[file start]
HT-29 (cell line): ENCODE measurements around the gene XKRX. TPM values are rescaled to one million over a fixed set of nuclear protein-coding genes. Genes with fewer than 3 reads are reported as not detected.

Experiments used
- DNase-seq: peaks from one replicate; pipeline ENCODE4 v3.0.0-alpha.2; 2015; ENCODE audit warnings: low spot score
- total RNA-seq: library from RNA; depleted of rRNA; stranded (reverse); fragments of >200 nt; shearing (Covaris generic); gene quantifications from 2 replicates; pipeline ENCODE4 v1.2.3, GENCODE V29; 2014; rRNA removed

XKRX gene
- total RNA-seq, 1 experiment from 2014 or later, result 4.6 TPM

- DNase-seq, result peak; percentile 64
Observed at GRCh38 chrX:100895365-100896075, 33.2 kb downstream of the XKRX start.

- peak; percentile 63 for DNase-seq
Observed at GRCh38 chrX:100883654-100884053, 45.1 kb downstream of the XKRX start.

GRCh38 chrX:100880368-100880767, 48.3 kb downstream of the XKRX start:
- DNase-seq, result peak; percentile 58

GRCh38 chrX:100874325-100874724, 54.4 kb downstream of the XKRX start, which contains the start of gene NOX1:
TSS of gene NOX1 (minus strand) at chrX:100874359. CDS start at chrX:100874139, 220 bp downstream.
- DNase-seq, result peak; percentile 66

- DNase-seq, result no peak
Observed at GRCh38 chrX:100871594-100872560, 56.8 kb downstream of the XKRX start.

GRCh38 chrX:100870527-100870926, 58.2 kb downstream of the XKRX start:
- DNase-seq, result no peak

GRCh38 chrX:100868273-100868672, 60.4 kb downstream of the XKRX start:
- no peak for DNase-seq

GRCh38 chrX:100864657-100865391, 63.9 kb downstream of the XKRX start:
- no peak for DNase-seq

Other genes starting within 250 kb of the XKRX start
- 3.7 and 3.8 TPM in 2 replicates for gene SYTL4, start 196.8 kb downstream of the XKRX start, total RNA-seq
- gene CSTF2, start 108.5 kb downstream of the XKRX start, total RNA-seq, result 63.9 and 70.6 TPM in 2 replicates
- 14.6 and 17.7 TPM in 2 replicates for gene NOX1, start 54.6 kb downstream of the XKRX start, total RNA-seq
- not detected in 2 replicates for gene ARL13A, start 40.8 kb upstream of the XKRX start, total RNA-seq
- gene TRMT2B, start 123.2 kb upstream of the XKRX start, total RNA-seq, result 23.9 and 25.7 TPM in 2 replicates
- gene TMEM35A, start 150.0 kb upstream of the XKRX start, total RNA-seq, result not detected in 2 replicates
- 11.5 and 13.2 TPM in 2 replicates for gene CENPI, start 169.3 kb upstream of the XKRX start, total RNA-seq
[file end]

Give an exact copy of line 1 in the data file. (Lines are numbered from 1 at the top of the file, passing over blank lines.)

HT-29 (cell line): ENCODE measurements around the gene XKRX. TPM values are rescaled to one million over a fixed set of nuclear protein-coding genes. Genes with fewer than 3 reads are reported as not detected.